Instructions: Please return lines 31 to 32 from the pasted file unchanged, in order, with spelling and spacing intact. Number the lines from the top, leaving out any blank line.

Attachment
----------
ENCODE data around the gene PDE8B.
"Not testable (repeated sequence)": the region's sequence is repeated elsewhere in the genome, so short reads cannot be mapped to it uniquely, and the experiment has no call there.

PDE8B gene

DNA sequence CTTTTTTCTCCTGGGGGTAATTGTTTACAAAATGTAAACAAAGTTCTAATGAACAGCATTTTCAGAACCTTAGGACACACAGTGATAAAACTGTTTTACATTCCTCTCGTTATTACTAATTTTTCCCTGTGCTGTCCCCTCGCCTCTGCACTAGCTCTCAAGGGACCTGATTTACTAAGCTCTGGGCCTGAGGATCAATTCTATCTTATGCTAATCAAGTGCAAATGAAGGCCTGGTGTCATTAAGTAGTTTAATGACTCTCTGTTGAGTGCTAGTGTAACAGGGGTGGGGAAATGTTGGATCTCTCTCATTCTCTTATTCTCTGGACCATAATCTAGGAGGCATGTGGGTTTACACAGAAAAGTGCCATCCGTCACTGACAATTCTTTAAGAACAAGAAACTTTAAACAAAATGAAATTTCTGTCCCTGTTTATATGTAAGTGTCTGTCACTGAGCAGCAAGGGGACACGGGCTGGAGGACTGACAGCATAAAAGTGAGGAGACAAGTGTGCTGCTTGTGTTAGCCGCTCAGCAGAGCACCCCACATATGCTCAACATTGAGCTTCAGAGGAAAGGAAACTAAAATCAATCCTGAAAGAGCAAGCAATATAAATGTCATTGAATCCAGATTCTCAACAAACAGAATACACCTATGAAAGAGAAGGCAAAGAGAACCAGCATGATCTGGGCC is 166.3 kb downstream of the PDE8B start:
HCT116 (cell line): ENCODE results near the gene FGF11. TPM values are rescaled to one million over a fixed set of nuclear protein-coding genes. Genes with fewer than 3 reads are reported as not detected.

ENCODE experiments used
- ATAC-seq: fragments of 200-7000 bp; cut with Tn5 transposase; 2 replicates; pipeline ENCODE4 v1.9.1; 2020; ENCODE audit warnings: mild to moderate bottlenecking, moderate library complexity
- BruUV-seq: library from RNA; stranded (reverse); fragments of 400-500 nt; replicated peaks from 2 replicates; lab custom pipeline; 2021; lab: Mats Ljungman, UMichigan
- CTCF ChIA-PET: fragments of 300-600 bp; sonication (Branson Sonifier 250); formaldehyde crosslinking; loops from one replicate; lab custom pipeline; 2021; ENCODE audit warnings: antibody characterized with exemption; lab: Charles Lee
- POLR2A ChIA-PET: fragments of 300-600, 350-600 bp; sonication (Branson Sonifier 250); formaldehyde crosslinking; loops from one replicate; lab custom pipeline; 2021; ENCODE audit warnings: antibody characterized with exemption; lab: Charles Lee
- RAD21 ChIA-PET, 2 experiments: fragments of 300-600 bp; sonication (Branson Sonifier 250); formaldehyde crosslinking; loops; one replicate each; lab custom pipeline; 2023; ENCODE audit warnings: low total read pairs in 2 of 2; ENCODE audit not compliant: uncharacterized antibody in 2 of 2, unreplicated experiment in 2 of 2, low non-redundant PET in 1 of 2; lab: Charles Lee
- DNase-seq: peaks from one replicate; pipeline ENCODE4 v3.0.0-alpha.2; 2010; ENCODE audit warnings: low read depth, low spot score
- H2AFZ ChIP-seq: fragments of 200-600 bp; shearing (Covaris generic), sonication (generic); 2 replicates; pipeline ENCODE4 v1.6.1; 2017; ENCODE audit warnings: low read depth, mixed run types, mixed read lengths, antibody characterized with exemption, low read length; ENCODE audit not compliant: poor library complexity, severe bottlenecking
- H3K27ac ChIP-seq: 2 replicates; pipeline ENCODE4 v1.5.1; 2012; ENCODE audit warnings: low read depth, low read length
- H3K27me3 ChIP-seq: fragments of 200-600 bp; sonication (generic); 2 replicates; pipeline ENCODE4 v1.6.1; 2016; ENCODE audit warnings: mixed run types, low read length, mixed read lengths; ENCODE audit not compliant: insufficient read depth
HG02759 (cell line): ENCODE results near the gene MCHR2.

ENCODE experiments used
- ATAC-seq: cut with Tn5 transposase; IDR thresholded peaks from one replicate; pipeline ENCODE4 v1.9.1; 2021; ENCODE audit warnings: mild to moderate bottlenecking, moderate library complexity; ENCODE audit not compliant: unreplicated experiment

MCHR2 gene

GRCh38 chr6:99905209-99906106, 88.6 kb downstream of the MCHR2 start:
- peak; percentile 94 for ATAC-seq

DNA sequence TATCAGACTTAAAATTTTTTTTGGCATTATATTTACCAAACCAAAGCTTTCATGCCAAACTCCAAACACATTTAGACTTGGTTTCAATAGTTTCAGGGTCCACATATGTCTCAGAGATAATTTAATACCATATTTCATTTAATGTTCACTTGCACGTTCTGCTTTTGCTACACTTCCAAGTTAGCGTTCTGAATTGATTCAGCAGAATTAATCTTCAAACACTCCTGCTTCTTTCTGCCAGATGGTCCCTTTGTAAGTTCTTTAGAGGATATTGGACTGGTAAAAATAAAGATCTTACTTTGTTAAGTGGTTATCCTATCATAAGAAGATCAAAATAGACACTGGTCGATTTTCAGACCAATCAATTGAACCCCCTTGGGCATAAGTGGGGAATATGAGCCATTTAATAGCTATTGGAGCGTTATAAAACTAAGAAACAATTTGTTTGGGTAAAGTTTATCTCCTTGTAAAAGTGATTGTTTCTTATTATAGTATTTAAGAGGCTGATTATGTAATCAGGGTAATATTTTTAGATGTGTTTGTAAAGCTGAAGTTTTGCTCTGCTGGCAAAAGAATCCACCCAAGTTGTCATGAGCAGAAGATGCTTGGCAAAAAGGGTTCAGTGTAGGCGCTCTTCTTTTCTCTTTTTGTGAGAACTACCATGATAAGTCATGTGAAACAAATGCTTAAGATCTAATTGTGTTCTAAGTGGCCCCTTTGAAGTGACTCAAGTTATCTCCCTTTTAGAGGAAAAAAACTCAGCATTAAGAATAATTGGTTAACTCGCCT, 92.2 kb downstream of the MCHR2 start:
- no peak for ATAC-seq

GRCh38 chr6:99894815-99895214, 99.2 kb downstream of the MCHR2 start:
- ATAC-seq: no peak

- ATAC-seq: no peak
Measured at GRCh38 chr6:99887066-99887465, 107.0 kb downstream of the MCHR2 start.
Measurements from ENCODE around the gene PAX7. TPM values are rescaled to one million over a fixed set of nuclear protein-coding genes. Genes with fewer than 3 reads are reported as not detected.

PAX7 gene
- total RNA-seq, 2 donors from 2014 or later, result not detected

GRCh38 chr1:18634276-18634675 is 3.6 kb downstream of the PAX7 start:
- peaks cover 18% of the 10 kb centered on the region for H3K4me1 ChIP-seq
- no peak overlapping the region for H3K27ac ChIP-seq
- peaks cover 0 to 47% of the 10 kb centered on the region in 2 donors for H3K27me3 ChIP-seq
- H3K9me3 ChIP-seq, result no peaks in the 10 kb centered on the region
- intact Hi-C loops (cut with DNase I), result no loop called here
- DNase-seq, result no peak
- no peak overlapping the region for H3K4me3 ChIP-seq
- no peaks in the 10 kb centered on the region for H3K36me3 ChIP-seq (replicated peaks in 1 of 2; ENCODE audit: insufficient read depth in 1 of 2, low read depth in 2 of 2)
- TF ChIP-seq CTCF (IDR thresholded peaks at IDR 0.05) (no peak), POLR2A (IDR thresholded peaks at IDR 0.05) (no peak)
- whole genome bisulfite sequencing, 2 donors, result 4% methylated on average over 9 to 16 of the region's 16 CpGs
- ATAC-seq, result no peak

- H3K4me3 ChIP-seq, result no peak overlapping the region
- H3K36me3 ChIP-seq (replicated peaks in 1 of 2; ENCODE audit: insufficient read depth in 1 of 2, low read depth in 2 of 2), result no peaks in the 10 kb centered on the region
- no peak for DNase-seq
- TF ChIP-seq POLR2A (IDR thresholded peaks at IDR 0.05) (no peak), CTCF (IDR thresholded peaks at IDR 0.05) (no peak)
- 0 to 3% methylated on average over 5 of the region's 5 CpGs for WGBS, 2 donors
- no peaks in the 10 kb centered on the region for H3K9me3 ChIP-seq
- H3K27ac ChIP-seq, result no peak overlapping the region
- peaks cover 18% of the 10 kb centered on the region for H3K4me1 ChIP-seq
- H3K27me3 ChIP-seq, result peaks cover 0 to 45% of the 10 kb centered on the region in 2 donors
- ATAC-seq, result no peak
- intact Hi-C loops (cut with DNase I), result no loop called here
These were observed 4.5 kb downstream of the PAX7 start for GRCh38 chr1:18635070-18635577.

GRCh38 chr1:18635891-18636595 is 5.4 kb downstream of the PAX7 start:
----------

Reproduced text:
GRCh38 chr1:18634276-18634675 is 3.6 kb downstream of the PAX7 start:
- peaks cover 18% of the 10 kb centered on the region for H3K4me1 ChIP-seq